This week’s episode of Mad Men certainly wasn’t short on “What in the name of the ’60s is going on?” moments, mostly (as per usual) involving Don and his gradual downward spiral. We’ll get to all that, but the part of the episode that stood out to me was the storyline involving Joan and Peggy and Avon. I love their interactions in general, and it brought up some challenging questions about feminism and women in the workforce, as well as playing with our sympathy, which is what we’re here to talk about.
So let’s get to it. Without further ado, I present this week’s Mad Men Sympathy Rankings. Check out last week’s recap to compare the standings.
8. Pete Campbell (Vincent Kartheiser) (Last week: not ranked)
We’d gone a couple of weeks without any particularly offensive Pete Campbell moments, but last night he was beyond dramatic about Joan taking over the Avon account. Yes, it was sneaky of her to not invite him to the meeting, but it was inconsiderate of him to leave her out of it in the first place. He had nothing to do with getting that account! And then the way he dealt with the aftermath, with his ridiculous comments? Ugh. “It’s a revolt!” he cries. “In your absence, things have become quite dire,” he tells Don and Roger. It’s like his “shameful, shameful day” comment when MLK was assassinated. Just cool your jets, Pete. Maybe that “funny cigarette” he smokes at the end of the episode will calm him down. It was certainly impressive how Janis Joplin started playing as soon as he took a drag. Cool trick!
7. Don Draper (Jon Hamm) (Last week: 8)
Don’s descent into the valley of crazytown continued this week as he traveled to Los Angeles and attended a party in what looked just like Paul Simon’s house in Annie Hall. (That was totally the same house, right?) He gets high on hashish and has an out of body experience in which he talks to a pregnant hippie Megan (the pregnant part is interesting for the recent Sharon Tate theory) and sees a soldier missing an arm. Where is his body while this is happening? It’s drowning in a pool, only to be revived by Roger. Oh dear. Get it together, Don. You’re not inspiring sympathy, only the increased usage of the phrase “Oh, brother.”
6. Jim Culter (Harry Hamlin) (Last week: not ranked)
Culter already creeped me out when he watched Stan have sex with his dead partner’s daughter (ick), and this week he continued to rub me the wrong way. He seems to be trying to take over the agency, and to be honest it’s kind of confusing me, but I do know I’m not a fan.
5. Roger Sterling (John Slattery) (Last week: 4)
Roger continues to be a smartass, and I’m fine with it. He got to wear an awesome ascot, he made a bunch of short jokes about former employee Danny (Danny Strong!), who’s currently a pretentious movie producer in Hollywood, and he saved Don from drowning. He got punched in the gut, but he’s still Roger Sterling, and it’s still entertaining. You get to stay in the middle, Roger.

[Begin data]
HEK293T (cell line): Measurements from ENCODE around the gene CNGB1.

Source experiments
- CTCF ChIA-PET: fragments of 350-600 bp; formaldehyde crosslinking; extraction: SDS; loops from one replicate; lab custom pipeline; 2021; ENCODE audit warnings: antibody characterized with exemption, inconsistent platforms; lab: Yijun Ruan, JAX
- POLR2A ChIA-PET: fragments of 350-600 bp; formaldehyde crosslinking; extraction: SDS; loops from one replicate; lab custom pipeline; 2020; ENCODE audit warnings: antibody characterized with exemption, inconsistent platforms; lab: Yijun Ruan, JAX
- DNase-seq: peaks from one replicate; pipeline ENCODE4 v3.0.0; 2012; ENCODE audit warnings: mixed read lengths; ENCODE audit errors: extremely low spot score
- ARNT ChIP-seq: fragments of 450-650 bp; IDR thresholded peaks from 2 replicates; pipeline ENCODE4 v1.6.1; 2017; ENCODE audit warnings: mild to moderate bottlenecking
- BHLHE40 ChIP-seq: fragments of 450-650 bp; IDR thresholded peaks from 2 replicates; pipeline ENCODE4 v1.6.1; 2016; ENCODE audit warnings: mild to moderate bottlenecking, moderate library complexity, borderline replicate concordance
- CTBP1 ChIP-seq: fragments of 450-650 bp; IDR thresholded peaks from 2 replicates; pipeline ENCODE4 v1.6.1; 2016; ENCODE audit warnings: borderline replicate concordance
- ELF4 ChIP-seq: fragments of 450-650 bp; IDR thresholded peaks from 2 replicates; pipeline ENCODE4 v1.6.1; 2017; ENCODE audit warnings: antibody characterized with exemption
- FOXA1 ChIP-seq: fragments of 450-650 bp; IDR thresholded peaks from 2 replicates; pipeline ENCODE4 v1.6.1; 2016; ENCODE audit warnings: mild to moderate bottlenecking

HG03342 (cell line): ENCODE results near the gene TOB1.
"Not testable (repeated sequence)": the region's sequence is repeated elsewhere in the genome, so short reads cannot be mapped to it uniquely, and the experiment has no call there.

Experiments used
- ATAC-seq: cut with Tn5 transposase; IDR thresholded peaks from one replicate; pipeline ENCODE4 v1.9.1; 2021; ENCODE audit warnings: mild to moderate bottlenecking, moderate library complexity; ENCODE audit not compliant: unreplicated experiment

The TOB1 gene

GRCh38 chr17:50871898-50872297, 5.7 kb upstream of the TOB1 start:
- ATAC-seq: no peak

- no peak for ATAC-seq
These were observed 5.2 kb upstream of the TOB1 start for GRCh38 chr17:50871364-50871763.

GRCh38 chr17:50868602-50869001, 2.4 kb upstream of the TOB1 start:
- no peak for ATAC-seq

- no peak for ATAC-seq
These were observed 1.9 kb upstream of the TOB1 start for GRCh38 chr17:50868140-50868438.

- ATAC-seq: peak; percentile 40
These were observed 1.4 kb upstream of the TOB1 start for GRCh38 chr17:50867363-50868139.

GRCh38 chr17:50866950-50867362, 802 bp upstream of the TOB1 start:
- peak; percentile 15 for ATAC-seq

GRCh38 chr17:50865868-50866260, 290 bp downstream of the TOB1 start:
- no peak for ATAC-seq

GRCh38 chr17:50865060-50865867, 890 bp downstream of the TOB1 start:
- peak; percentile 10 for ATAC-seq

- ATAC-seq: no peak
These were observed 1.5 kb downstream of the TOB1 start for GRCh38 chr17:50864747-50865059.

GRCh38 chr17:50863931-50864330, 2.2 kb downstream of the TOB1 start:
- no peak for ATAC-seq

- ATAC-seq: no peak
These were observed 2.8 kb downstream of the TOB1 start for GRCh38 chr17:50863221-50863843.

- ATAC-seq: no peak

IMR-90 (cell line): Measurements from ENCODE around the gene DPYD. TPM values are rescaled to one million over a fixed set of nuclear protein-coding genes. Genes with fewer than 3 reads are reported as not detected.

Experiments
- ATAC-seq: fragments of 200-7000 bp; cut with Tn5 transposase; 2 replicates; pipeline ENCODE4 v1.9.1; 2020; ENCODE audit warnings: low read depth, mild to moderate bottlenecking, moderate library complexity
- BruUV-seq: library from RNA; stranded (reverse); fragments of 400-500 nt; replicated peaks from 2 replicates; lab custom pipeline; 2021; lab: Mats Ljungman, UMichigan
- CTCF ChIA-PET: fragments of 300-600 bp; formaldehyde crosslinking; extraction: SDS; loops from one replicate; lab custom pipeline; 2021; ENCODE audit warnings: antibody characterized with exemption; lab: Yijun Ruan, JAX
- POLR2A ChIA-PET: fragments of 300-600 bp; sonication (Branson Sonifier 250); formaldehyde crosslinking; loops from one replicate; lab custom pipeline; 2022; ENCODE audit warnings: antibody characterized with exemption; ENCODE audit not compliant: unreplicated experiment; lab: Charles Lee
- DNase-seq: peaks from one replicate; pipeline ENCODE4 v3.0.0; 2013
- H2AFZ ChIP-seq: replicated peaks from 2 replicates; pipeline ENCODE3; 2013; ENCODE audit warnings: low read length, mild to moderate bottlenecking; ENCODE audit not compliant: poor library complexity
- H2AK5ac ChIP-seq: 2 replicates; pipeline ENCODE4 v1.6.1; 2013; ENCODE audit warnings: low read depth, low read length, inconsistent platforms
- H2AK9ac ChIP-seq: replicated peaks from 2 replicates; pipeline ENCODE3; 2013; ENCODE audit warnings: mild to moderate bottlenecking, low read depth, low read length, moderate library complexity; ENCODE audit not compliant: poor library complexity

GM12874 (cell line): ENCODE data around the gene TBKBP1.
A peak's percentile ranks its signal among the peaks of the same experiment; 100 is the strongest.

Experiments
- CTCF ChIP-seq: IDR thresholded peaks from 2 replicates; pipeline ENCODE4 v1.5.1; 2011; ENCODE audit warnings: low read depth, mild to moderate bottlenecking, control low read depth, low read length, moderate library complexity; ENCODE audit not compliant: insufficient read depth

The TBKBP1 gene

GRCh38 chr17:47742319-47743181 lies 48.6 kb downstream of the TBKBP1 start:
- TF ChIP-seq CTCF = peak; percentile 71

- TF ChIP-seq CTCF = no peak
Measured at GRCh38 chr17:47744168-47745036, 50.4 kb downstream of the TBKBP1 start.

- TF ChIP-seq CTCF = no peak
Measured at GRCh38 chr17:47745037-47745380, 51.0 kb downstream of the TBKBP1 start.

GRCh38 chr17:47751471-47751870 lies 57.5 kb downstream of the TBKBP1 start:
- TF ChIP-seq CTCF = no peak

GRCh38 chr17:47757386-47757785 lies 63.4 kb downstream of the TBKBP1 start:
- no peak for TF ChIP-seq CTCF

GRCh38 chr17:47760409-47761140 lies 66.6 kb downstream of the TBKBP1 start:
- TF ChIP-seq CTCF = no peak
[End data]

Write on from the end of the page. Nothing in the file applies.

4. Ted Chaough (Kevin Rahm) (Last week: 2)
I’ve struggled with my feelings about Ted, because we haven’t gotten a whole lot of insight into who he is in his personal life. But I admire him as a professional, even if he frustrated me by kissing Peggy. I respect his decision to try to keep the company together despite Cutler’s attempts to split it up, and his eventual decision to let Joan handle the Avon account was admirable. Come on, Chaough, don’t disappoint me.
3. Megan Draper (Jessica Paré) (Last week: 1)
Megan wasn’t in this episode much, aside from Don’s hashish visions and a few moments related to the violence at the Democratic National Convention. I do wish she would have the opportunity to realize how horrible Don’s been to her and kick him to the curb Joan-style, but she still undoubtedly remains sympathetic.
2. Joan Harris (Christina Hendricks) (Last week: not ranked)
I found this week’s Avon storyline really interesting, and it brought up a lot of questions about women in the workplace. I definitely think Joan should get more respect from the men at SCDPCGC (now Sterling, Cooper & Partners), especially considering the unsavory means they expected her to use to gain more power at the agency. This is also what makes me wary about Joan. Like Peggy explains, she didn’t sleep with anyone to work her way up in the business. Unfortunately, however, sometimes the only way to get through to people and achieve success is to break the rules and push your way in. I admire Joan for taking a stand, but I just think she needs to be more careful and learn her way around the job before she jumps in and takes risks like that.
1. Peggy Olson (Elisabeth Moss) (Last week: 3)
I’m giving Peggy a higher ranking here because I respect her more practical approach to the situation. Joan put her in a difficult decision by breaking the rules. That said, I loved that she ultimately helped Joan by sending in a fake message from the Avon guy. Sistahs gotta stick together! Look at Peggy, redeeming herself.
I will also say that the commercials for “Classic Mad Men” during this episode made me nostalgic for earlier seasons. I’m not crazy about these latest episodes, but it’s still one of the best shows on TV, so I can’t really complain.